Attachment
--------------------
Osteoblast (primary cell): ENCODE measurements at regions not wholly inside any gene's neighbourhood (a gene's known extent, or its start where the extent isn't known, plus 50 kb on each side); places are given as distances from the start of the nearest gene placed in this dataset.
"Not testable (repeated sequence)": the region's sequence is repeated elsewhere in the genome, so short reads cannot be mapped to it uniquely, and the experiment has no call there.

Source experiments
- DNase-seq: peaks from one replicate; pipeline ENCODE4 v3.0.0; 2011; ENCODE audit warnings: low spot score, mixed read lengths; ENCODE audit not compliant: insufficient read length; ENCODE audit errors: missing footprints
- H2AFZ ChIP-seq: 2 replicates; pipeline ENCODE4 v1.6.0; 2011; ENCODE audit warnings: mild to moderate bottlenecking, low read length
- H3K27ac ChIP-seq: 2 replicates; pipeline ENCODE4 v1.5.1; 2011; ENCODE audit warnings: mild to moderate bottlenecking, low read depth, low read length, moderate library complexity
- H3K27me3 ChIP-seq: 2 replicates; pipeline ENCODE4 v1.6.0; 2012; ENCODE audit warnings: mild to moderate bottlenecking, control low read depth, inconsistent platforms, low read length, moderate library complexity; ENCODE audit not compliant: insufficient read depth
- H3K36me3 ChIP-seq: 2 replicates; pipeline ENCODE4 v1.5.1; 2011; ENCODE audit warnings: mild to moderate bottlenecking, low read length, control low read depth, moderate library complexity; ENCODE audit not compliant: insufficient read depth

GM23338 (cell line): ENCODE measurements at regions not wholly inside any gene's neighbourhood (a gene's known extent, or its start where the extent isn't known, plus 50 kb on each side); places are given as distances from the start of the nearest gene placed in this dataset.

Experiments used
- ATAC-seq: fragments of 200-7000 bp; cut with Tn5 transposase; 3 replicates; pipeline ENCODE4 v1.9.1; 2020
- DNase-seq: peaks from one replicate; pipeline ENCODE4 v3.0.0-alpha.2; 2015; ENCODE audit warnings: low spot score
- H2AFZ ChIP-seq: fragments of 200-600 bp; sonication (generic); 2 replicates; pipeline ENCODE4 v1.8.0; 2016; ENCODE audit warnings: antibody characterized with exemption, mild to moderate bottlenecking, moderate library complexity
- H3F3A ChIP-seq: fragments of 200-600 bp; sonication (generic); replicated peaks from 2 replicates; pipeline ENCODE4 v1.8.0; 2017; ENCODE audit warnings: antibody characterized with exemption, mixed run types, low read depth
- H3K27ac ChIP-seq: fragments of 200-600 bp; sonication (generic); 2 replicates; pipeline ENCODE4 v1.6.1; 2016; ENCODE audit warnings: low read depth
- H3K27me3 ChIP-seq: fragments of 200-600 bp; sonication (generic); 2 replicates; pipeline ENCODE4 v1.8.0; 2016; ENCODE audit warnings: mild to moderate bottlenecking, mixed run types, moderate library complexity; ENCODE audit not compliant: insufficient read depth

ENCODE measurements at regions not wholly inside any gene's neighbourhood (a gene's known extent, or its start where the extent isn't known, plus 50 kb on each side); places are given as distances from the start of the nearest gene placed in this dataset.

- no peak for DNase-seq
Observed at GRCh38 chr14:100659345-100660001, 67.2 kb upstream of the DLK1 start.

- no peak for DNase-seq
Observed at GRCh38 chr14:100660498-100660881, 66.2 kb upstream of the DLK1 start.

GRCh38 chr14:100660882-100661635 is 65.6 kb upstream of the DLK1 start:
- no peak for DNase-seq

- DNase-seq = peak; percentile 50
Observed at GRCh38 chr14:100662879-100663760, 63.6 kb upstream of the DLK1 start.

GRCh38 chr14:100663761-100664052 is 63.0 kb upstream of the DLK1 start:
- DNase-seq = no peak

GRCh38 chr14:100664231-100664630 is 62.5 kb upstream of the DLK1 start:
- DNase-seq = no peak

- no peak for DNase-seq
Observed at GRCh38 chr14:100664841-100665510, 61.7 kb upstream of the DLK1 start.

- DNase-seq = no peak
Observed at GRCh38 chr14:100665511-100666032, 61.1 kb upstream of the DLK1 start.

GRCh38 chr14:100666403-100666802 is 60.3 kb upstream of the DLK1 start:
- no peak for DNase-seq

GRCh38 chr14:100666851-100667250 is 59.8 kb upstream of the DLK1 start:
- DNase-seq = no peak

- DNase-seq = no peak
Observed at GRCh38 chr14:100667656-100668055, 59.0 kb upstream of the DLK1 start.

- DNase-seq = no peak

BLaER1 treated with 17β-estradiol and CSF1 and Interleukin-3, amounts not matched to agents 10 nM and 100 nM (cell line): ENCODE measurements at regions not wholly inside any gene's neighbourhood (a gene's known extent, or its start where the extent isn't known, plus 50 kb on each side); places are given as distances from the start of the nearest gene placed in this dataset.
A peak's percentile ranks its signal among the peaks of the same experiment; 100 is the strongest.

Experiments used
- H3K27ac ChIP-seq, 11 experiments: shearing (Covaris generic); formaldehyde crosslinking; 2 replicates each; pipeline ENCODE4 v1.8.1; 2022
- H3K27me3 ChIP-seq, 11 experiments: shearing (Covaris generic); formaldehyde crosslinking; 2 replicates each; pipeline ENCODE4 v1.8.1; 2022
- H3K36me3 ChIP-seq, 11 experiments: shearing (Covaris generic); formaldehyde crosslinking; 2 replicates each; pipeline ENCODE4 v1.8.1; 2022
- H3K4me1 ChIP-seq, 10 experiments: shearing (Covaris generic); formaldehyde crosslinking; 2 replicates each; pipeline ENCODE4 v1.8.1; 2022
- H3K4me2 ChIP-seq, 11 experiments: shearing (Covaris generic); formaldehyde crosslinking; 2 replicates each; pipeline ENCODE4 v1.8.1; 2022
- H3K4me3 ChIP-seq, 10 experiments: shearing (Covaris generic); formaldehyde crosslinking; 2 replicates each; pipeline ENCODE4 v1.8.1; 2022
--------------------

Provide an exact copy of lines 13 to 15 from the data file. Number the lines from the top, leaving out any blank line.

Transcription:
- H2AFZ ChIP-seq: fragments of 200-600 bp; sonication (generic); 2 replicates; pipeline ENCODE4 v1.8.0; 2016; ENCODE audit warnings: antibody characterized with exemption, mild to moderate bottlenecking, moderate library complexity
- H3F3A ChIP-seq: fragments of 200-600 bp; sonication (generic); replicated peaks from 2 replicates; pipeline ENCODE4 v1.8.0; 2017; ENCODE audit warnings: antibody characterized with exemption, mixed run types, low read depth
- H3K27ac ChIP-seq: fragments of 200-600 bp; sonication (generic); 2 replicates; pipeline ENCODE4 v1.6.1; 2016; ENCODE audit warnings: low read depth